That’s it for this one dear reader. I have a Raven Clan kid and a red-headed girl with human problems to deal with. See you next post.

Self-isolating before it was cool…

Over on Words Mean Stuff today I’m talking a bit about how to keep the days from blurring together while we’re under ‘lock downs’, ‘stay at home orders’, and other schedule killing effects of the Covid -19 crisis. As writers, we have a leg up on this. If we writers want to be successful, we need to have a hand in controlling our schedules no matter what’s going on. We need to be putting the work in on our writing. And, this crisis lends itself somewhat to the more isolated parts of the writing process (unless you have spouses, kids, and pets (actually, if you have a spouse, kids and pets I’d love to hear how you deal with the more isolated parts of the writing process!)).

The crisis can be helpful by encouraging us to write, and work on writing related tasks. But we still need to mark and differentiate the days. One simple (and sometimes overlooked) way of doing this is putting in some planning and scheduling for our writing. A second (and related) method is tracking our progress.

One reason these techniques get overlooked is a desire to “just dive into the work”. Well, don’t do that! Spend at least a little time looking at what you want to do with a project. Set some parameters and goals. Define what you will do and how (and when) you intend to do it. And then keep track of the progress you have made.

By having a plan and keeping track of where you are in relation to that plan, you can replace some external schedule and time markers we’re all missing during the Covid crisis. It’s also a skill set that will help you find writing success when there isn’t a crisis keeping us in our homes. It’s a skill set that helps us to master ourselves and our lives no matter what our conditions are.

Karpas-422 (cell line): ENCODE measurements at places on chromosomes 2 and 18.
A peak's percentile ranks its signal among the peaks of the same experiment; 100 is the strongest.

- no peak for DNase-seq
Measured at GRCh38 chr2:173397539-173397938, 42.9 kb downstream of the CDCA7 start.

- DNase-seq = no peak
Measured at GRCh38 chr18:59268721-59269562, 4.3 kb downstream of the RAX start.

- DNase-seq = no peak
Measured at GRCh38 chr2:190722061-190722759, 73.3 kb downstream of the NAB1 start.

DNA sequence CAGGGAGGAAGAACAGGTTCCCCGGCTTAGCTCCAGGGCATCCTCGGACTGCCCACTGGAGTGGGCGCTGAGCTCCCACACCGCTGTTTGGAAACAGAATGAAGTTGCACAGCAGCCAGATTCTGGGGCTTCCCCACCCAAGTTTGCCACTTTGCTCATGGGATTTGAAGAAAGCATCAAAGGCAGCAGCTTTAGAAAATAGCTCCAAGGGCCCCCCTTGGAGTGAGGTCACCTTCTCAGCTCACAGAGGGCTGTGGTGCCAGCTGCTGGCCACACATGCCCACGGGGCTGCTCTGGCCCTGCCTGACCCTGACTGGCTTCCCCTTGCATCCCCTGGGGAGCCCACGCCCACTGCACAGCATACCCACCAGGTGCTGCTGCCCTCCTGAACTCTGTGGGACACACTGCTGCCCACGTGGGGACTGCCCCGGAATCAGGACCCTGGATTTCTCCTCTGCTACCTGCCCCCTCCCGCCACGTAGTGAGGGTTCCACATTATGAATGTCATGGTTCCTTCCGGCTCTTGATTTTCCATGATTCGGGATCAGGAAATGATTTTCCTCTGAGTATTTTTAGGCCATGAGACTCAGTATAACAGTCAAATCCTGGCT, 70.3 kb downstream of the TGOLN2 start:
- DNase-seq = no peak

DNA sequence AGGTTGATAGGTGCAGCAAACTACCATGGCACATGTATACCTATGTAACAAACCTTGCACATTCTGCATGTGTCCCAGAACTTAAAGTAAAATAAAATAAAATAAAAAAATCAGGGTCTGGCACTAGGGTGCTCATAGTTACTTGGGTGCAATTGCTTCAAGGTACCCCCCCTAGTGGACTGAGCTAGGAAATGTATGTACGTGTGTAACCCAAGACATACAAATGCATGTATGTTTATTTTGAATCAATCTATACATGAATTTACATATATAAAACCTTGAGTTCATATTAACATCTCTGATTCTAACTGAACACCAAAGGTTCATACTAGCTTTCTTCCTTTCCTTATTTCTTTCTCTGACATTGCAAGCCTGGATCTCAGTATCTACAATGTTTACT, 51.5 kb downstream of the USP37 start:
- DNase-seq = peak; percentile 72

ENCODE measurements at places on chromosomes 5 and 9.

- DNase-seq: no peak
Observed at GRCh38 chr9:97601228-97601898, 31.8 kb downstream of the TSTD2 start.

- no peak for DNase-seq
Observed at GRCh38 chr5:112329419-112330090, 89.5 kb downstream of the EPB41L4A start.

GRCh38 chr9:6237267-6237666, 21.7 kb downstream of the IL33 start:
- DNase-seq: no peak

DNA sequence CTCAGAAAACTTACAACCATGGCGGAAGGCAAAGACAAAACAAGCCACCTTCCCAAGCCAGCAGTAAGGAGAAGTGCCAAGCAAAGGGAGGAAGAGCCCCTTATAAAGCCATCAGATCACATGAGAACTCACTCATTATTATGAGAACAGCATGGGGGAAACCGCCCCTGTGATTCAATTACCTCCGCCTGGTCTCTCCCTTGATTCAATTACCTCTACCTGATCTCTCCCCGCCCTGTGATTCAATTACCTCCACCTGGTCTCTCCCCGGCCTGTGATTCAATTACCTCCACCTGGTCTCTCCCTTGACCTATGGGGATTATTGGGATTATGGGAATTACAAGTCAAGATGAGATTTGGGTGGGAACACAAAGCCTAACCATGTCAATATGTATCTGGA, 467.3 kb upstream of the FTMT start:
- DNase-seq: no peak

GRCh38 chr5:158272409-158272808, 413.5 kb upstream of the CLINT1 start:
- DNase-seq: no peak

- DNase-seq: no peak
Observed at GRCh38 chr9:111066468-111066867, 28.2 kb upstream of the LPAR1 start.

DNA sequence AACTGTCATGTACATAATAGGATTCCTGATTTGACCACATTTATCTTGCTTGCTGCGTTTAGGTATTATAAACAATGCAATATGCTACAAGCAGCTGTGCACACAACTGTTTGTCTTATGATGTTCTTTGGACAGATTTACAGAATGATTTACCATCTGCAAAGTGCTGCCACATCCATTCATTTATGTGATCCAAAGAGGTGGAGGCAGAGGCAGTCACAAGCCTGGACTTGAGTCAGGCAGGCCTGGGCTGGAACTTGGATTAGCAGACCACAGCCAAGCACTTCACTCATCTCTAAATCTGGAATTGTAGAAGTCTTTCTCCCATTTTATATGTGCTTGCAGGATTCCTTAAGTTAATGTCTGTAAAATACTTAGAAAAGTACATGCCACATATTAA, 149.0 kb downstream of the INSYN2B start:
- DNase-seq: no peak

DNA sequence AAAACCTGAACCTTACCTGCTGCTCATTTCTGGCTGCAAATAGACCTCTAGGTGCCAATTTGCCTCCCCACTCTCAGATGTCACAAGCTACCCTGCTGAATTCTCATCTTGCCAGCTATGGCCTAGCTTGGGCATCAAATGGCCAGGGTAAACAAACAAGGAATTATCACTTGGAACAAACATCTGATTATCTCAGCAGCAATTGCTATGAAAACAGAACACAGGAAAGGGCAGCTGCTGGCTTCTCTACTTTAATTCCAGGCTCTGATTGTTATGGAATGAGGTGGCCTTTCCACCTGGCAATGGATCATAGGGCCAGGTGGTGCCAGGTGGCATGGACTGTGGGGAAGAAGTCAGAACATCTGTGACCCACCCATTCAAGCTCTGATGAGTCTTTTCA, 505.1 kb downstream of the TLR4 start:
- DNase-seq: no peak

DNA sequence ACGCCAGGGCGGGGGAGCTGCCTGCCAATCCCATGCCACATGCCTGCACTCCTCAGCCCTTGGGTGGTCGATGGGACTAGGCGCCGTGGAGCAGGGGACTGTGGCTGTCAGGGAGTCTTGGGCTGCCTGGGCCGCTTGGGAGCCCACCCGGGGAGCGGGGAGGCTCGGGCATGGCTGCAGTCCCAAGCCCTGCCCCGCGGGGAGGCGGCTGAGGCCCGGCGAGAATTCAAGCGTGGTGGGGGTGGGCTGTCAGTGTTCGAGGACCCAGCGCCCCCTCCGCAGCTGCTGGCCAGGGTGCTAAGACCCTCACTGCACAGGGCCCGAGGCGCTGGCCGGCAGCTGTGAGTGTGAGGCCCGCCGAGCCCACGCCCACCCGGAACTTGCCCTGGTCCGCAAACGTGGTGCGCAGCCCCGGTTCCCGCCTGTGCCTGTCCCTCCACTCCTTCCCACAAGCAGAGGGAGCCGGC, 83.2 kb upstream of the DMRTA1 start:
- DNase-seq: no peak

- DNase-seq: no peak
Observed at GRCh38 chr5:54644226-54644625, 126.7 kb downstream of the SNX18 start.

In my experience (and the experience of those I’ve talked to) one major cause of the days blurring together is the difficulty of measuring the passing of time and feeling like we’re not getting anywhere. When you create a plan for your writing and measure your progress, you create a way to measure time and build your sense of accomplishment. You might just learn something.

(For some of us the best thing we can learn from this is how to handle multiple projects (something I should really come back to in this blog…))

The writing life demands both community and self-control. And the current world situation really emphasizes the self-control end (while leaving us wishing for more of the community). We have an advantage as writers, the self-contained part of what we what we do fits well with this temporary ‘new normal’. Using and developing our planning and working skills will help us get through.

Good luck in your writing dear reader. I’ll see you next post.

Respect…

With all the shutdowns and kerfuffle around the Covid-19 situation, I’ve been watching the publishing and media news with interest. Some of what we’re seeing has been on the way for a while. Some things were a bit of surprise (I didn’t expect Disney execs to cut their own pay until there were no other options…). One huge through line in it all is a lack of respect.

Media companies…  writers… directors, they don’t seem to respect much except their own ideas and agendas. They don’t respect their audiences. They don’t respect their characters or the cannon of their worlds. They don’t even seem to respect other writers, directors, and companies.